30 years ago today, a Russian programmer named Alexey Pajitnov created Tetris, a puzzle game whose popularity and status as a gaming icon persists to this day (fun fact: “Tetris” is a portmanteaux of the Greek number prefix “tetra-“, meaning “four”, and “tennis”, the favorite sport of Alexey Pajitnov). In celebration, it seemed appropriate to review something Tetris-related, and I thought what better game to discuss than the version released for Nintendo’s original Game Boy handheld in 1989 (which, according to an IGN interview, also happens to be Alexey Pajitnov’s favorite)? Now, retro games (for our purposes, anything from the first four console generations) are not usually reviewed on this blog unless it’s part of a special event (see: our Duke Nukem reviews), which this game fits the criteria for. Before typing this, I played a few games to figure out how to approach this game, and to complete the experience I played it on an original Game Boy device (which, incidentally, I never owned before my trip to the last WonderCon). So without further ado, let’s see how well this classic game still holds up.
Discussing the basic gameplay of Tetris, in which you control falling blocks, or tetrominos (called Tetriminos in modern releases), to clear lines in a matrix, would be useless, as it is so well-known and nearly everyone that’s played at least some version of the game has found something addictive in its simplicity (me included). However, I will discuss the different gameplay modes of the Game Boy version as well the minute differences that make it different from other iterations. Aside from the main game, labeled as Type A, there is also a Type B game which consists of trying to clear a set number of lines. The difficulty for either can be set by what level you wish to start from, while the difficulty for the Type B game can be further set by the High, or how high up you want any Junk Blocks (blocks that are placed on the board to impede your progress) to be on the screen (the 0 setting means zero Junk Blocks in this case). Before playing each game, you can also select from 3 different music tracks (labeled Type A, B, and C), or have the music off (which isn’t likely to be selected). The Type A music is the most famous among these, being a rendition of a Russian folk song called Korobeiniki, more commonly known stateside as the “Tetris Theme” (for those taking notes, the Type C track is Baroque musician Johann Sebtastian Bach’s French Suite No. 3 in B Minor, BWV 814: Menuet).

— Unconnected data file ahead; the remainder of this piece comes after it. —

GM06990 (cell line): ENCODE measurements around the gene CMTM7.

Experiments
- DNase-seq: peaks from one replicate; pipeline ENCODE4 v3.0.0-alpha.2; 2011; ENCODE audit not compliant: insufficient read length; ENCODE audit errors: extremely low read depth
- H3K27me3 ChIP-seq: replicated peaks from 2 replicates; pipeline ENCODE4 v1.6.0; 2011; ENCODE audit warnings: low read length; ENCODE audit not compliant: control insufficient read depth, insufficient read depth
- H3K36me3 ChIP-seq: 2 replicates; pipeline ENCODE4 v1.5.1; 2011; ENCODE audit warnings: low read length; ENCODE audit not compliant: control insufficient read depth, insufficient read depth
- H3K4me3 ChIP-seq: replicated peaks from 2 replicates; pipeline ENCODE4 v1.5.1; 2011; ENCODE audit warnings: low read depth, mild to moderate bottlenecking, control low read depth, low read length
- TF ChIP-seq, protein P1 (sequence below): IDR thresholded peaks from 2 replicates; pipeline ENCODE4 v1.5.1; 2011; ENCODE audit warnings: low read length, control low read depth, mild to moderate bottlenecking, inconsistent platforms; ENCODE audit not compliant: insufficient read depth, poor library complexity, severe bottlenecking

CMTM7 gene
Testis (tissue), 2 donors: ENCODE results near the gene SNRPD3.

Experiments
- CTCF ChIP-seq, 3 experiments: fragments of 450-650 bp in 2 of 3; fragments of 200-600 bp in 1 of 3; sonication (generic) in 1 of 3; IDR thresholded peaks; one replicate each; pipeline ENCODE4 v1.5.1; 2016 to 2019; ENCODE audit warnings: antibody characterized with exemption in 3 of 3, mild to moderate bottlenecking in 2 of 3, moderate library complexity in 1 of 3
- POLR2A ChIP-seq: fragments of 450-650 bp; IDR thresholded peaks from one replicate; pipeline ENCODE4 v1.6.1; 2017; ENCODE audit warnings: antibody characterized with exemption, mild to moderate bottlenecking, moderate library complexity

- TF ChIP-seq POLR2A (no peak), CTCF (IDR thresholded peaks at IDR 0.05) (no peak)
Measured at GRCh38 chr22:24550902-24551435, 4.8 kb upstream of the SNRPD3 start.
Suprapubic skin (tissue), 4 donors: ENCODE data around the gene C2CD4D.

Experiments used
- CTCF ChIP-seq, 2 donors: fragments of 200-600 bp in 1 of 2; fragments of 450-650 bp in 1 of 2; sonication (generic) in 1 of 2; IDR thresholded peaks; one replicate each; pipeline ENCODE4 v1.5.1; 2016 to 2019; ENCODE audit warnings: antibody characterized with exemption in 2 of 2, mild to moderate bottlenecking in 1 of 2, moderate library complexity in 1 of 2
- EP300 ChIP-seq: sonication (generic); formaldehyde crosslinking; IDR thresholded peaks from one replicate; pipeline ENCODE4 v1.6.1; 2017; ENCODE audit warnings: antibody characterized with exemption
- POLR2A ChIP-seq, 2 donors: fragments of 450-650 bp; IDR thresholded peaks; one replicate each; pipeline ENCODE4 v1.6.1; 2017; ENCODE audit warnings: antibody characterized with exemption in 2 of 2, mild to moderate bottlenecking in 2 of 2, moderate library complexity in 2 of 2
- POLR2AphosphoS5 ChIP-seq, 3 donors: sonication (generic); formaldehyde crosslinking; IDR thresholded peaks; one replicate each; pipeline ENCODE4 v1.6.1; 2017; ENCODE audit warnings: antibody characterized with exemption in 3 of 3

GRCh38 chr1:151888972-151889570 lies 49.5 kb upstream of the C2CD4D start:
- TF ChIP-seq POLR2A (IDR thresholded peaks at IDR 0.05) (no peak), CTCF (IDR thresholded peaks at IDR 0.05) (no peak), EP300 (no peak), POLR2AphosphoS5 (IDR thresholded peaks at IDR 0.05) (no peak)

|You're probably thinking about where that falling block should go.|
One thing that should be noted about this version of Tetris is how it’s different on a technical level, graphics aside. While of course it doesn’t have some of the more modern gameplay elements such as Hold and Easy Spin due to when it was released, it does have a notable difference in the way gravity works in-game. In many of the more recent releases of the game, the tetrominos have a sort of gravity where, after a line is cleared, any lingering pieces from cleared portions of a block will fall down to fill empty spaces, which can end up clearing more lines in the process. As it is one of the earliest known releases of Tetris, the Game Boy version doesn’t have this kind of gravity, so any remaining portions of blocks stay where they are until they are cleared. Depending on one’s perspective, this can end up creating some additional tension as you try to manipulate incoming blocks to clear away more space for larger tetrominos (especially if you’re trying to get a Tetris with an I Block).
I may not have had any true nostalgia for this particular version, but Tetris for the Nintendo Game Boy is definitely a classic game and its simple concept has allowed it to stand up even to today. Many forms of Tetris are available for a wide variety of platforms, even on mobile phones and nearly every major console since its release; in fact, a brand new Tetris game, called Tetris Ultimate, is due for release later this year on next-gen consoles and PC. If you plan on playing this particular version and have not already, I would recommend doing so on a Game Boy Advance SP (or a compatible DS if you have one), since the system has a proper backlight that its older brethren lacked (proper lighting makes all the difference). However, no matter what version of the game you decide to play, you are still playing Tetris.